by Dylan Jones
Canadian newcomer Alanis Morissette told us we oughta know -- and apparently the music industry agreed. Riding recording success from her single "You Oughta Know," Morissette on Thursday tied Mariah Carey for most Grammy nominations for 1995, at six each. Morissette, who changed her image from sweet to sour for her U.S. debut "Jagged Little Pill," was up for Album of the Year, Best New Artist, Song of the Year and Best Female Rock Performer. Carey, these days as familiar to Grammy functions as weak banter among the hosts, was to contend for Record of the Year, Best Pop Album, and Album of the Year for her most recent offering, "Daydream."
Overall, the nominations were dominated by female acts. Singer Joan Osborne got five nominations for her critical hit "Relish," while Pop/R&B trio TLC also received 5, including one for Record of the Year, and another for Best Pop Performance by a Duo or Group ("Waterfalls"). Also up for Best New Artist were R&B singer Brandy and newcomer Shania Twain.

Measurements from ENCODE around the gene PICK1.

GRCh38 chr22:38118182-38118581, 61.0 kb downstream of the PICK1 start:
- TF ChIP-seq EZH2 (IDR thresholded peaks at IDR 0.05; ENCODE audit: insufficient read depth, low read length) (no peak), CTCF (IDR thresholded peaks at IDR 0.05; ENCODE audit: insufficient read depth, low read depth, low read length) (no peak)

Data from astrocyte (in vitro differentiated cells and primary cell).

A couple nominations that peaked our interest:
-- Curiosity of the year: Michael Jackson's "HIStory: Past, Present and Future Book I" overcame underwhelmed critics, weak sales and an ad campaign that featured Jackson as Saddam Hussein, to get an Album of the Year nomination.
-- Relief of the year: South Carolina smoothies Hootie & the Blowfish, whose "Cracked Rear View" was the year's top-seller (at more than 10 million copies), will be scarce at the awards: The band was nominated in just two categories due to its border-line release date in 1994 -- Best New Artist and Best Pop Performance by a Duo or Group With Vocal.
Jan. 5, 1996